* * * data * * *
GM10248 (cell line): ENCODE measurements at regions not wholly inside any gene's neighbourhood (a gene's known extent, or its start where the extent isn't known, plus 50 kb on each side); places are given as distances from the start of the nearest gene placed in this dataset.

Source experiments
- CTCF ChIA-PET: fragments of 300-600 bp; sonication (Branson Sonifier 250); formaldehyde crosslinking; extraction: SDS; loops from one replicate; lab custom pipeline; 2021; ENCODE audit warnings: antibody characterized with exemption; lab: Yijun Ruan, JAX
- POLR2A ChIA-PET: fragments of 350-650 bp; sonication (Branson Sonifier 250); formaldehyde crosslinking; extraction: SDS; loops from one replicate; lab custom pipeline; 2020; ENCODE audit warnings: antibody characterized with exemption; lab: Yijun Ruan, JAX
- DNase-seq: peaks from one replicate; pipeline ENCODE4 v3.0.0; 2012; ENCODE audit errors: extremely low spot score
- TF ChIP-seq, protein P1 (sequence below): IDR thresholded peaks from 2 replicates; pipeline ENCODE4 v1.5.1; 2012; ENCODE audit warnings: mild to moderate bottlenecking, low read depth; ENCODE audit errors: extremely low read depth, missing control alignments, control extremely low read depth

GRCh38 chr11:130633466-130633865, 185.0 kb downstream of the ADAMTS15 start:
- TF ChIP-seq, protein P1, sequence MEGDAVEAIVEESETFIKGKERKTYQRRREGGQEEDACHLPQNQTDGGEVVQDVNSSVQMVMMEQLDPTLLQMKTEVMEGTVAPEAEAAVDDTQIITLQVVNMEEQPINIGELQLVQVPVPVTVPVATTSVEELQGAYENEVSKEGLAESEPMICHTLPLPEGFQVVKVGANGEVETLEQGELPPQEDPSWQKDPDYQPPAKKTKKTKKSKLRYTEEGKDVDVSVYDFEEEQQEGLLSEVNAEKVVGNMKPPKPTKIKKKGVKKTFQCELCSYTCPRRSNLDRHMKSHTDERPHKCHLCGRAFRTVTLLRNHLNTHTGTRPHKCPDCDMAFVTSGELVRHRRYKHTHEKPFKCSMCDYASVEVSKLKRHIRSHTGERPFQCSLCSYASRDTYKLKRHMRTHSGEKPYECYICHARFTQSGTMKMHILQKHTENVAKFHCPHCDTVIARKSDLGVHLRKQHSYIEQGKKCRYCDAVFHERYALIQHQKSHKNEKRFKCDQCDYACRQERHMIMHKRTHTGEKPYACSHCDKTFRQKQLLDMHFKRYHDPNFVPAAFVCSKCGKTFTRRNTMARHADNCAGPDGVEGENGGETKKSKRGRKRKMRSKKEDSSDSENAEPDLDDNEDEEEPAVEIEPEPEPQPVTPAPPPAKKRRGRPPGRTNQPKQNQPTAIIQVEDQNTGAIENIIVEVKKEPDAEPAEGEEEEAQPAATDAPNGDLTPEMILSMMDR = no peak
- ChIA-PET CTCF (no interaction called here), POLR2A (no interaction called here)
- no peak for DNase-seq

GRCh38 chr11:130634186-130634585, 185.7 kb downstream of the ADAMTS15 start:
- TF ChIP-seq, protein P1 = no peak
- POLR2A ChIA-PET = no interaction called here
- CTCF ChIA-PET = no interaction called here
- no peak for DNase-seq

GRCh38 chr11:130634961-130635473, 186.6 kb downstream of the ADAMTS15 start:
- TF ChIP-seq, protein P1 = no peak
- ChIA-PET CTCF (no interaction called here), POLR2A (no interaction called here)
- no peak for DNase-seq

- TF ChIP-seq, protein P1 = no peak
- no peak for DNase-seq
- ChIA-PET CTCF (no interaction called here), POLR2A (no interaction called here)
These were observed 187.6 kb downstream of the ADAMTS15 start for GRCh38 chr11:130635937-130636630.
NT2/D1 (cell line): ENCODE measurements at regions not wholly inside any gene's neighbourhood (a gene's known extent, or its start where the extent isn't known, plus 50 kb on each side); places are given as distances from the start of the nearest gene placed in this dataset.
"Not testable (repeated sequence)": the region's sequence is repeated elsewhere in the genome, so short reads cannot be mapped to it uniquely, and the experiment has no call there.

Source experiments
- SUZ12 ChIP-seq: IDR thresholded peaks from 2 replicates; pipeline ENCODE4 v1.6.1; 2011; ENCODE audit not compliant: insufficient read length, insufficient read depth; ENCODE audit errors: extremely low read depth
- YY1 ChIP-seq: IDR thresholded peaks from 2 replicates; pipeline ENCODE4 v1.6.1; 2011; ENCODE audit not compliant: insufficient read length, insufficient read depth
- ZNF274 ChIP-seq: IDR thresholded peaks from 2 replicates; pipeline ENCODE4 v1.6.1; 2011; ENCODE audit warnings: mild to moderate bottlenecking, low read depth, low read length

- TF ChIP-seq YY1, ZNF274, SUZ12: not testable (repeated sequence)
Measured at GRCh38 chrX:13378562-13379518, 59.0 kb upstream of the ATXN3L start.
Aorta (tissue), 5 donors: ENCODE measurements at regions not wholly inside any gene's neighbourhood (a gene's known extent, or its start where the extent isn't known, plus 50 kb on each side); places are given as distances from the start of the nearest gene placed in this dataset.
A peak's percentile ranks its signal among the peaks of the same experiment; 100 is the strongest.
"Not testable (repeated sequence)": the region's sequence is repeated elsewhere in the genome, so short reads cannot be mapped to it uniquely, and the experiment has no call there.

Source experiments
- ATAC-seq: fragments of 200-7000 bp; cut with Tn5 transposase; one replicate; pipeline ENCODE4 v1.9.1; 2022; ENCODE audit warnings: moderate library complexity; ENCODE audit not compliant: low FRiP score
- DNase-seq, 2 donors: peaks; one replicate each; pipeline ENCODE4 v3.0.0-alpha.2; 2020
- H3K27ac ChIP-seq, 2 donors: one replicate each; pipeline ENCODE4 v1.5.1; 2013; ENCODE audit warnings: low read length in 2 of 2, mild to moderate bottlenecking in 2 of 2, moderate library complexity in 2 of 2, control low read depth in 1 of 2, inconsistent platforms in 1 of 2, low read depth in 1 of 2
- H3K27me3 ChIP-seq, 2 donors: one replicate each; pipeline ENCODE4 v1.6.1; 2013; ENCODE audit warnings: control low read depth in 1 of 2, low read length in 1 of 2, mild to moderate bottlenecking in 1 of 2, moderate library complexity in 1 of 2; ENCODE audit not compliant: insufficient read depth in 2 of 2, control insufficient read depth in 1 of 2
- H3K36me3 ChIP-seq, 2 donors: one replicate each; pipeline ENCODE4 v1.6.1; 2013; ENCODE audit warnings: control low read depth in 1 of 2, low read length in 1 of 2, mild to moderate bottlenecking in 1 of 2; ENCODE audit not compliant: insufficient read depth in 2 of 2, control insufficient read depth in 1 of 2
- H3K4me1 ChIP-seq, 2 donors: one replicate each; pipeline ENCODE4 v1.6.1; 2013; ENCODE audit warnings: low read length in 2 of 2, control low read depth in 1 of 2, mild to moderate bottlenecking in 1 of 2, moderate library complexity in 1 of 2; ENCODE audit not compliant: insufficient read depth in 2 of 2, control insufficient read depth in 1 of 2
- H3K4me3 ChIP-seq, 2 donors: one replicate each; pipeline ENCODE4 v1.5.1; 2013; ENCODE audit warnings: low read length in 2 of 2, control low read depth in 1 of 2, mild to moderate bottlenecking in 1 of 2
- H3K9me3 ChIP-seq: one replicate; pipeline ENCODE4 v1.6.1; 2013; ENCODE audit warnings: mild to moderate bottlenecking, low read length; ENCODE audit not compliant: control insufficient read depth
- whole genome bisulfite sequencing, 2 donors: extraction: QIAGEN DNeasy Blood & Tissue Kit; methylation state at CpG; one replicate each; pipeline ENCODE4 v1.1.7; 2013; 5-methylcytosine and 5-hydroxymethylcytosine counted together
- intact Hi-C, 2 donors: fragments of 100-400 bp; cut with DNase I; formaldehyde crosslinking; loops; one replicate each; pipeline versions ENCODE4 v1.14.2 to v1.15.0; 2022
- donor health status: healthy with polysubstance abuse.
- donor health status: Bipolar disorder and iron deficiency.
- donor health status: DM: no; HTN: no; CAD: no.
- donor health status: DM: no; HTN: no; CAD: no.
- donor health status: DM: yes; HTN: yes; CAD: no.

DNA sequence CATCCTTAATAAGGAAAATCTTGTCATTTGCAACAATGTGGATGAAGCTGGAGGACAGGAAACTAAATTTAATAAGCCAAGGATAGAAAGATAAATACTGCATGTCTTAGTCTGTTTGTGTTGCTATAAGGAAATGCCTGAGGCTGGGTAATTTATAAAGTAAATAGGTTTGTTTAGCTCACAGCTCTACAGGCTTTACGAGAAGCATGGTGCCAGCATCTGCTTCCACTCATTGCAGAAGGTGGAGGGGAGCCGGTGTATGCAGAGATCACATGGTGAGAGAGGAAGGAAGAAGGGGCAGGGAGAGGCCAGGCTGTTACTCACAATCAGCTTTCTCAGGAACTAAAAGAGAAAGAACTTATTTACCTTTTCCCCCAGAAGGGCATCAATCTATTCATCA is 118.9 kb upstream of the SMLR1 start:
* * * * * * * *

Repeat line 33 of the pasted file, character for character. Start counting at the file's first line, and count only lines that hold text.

A peak's percentile ranks its signal among the peaks of the same experiment; 100 is the strongest.